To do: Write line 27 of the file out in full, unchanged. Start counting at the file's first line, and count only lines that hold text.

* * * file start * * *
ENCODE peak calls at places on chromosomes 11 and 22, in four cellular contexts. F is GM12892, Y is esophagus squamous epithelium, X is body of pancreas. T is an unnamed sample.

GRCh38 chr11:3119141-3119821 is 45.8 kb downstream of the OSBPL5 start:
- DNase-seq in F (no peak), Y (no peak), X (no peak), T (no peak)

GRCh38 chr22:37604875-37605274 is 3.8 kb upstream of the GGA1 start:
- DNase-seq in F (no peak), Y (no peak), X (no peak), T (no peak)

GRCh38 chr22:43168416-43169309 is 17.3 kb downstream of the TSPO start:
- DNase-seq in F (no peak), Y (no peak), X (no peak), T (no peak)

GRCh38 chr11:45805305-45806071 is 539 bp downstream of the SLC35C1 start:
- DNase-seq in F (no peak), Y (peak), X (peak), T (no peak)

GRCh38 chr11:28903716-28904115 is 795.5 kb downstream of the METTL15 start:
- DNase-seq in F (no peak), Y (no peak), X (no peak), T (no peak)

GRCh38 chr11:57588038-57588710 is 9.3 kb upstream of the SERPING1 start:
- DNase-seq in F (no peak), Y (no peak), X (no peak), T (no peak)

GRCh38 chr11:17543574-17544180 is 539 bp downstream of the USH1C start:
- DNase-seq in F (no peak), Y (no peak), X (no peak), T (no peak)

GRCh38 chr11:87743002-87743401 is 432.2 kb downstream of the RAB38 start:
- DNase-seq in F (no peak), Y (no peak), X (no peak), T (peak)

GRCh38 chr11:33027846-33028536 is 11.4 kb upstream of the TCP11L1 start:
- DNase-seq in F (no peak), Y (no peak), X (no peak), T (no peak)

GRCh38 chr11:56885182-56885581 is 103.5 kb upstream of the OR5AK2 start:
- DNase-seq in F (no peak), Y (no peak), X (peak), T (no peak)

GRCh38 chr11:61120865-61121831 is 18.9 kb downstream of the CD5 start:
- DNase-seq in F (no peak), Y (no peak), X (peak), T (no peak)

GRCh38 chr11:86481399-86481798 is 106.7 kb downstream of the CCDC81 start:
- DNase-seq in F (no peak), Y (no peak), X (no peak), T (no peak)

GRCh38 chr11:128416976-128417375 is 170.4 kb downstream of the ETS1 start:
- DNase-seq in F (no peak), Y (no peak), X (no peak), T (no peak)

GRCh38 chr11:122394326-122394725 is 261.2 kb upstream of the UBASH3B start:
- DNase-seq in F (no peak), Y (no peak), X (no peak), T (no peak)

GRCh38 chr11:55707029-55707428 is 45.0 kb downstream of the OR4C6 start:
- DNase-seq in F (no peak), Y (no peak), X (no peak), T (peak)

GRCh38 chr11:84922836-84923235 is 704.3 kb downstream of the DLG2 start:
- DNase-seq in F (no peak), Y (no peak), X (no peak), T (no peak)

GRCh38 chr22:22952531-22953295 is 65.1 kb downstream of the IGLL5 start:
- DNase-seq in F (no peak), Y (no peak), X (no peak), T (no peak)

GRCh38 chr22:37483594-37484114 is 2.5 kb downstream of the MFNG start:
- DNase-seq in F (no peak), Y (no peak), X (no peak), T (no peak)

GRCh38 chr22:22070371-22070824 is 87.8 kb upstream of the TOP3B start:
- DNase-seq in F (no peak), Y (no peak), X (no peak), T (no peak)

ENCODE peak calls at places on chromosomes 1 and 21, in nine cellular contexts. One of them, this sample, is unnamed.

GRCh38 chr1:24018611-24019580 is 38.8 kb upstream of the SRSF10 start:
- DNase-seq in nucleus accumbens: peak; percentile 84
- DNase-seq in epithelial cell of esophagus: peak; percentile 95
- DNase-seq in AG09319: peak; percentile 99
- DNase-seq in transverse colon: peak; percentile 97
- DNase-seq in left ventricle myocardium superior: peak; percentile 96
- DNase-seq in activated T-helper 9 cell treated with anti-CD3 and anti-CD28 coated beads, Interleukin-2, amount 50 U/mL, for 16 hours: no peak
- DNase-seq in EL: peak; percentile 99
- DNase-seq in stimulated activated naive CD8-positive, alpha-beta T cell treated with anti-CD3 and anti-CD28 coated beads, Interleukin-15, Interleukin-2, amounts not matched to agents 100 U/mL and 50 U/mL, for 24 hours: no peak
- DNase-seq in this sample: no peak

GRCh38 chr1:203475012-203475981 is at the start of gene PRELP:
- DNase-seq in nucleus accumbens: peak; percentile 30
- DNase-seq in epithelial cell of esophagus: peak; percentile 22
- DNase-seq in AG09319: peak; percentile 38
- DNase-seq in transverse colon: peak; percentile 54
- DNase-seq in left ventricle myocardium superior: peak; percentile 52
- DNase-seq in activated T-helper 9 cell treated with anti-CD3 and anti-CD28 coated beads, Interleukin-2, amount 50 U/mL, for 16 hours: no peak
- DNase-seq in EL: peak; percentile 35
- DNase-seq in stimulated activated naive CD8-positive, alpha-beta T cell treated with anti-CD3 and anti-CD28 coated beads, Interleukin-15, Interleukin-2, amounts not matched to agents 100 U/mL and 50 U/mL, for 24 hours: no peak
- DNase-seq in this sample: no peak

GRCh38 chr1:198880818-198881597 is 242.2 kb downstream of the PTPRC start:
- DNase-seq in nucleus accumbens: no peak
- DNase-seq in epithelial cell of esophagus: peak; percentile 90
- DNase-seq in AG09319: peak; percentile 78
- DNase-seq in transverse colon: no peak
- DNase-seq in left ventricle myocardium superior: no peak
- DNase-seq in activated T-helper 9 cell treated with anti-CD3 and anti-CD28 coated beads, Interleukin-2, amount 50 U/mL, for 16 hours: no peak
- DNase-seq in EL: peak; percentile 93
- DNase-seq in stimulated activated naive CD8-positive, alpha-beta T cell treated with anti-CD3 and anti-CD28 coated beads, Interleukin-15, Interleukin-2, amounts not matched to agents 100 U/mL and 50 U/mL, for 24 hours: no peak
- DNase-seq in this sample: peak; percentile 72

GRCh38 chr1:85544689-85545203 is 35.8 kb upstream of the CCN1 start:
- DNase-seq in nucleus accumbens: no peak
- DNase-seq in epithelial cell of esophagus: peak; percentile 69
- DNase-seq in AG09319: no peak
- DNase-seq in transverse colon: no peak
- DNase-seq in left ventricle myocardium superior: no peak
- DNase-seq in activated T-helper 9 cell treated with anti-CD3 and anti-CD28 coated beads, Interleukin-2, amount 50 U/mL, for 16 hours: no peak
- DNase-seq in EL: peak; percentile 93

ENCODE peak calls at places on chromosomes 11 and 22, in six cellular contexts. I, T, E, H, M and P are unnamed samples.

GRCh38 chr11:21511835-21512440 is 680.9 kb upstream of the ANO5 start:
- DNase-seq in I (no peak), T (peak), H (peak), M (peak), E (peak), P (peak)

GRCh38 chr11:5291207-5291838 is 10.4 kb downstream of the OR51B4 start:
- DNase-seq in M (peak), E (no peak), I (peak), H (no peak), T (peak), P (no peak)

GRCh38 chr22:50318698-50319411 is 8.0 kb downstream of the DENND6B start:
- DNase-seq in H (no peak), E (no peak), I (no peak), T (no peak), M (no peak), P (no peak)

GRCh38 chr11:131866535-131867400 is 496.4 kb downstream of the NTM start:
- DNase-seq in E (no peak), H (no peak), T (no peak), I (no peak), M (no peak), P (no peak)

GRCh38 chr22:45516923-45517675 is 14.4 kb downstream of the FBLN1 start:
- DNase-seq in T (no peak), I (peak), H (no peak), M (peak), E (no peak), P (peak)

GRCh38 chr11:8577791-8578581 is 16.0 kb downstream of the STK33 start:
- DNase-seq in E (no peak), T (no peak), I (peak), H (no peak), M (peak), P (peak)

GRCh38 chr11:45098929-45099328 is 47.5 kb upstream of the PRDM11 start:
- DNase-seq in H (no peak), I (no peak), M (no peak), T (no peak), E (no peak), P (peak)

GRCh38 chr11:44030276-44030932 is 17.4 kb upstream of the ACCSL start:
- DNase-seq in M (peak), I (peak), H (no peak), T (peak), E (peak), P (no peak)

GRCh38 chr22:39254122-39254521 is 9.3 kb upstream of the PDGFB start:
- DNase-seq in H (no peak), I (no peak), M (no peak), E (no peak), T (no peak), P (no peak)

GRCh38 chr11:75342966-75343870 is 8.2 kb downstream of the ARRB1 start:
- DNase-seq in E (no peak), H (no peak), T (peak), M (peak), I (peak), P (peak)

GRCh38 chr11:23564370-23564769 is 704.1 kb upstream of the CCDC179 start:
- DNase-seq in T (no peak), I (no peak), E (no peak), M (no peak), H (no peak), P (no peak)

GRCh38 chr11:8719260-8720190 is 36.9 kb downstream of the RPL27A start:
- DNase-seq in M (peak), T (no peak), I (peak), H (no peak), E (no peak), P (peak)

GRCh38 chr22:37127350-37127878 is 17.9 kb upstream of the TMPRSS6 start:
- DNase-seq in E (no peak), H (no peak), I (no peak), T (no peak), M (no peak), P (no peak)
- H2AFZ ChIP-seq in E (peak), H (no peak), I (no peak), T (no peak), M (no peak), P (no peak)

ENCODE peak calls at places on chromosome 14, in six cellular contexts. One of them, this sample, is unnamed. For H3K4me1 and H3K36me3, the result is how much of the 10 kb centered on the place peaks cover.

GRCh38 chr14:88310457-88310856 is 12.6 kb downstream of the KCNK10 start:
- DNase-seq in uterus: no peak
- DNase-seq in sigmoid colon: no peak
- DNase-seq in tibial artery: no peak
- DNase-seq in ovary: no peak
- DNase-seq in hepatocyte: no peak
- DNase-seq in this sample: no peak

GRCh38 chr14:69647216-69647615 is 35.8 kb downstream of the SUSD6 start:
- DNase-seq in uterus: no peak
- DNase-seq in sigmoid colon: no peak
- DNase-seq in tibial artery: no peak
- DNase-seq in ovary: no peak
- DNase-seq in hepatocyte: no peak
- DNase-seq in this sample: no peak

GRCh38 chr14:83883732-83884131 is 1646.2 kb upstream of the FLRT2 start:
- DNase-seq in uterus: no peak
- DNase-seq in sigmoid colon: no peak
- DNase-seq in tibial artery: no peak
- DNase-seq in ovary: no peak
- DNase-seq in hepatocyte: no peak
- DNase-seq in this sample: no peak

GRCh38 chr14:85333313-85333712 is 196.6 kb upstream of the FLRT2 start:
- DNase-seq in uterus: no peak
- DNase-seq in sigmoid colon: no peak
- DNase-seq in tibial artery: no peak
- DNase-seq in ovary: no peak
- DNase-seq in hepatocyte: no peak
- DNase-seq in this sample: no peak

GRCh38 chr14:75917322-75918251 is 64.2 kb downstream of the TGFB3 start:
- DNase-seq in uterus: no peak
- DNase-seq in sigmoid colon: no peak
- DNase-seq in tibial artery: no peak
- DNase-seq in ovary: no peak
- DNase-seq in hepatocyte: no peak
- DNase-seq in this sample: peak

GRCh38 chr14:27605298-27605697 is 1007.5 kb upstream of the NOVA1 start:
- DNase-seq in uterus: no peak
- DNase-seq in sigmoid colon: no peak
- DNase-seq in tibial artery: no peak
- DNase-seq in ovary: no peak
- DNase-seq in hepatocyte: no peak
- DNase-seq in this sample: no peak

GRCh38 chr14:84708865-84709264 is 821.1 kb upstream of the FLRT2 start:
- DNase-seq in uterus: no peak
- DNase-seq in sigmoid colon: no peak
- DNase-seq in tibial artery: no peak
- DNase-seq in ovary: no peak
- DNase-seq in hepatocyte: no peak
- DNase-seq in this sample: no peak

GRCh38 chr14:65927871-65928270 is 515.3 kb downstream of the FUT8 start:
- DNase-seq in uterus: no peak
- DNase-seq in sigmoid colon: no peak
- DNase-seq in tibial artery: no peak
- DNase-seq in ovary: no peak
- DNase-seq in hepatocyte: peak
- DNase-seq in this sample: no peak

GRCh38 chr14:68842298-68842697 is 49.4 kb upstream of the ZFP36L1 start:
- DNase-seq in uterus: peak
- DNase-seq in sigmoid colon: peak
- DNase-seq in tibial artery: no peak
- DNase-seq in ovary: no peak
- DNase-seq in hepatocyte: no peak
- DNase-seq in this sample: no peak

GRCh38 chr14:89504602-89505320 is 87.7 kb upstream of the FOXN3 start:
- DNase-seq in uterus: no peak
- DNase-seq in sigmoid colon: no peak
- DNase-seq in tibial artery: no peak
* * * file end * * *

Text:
- DNase-seq in F (no peak), Y (no peak), X (no peak), T (no peak)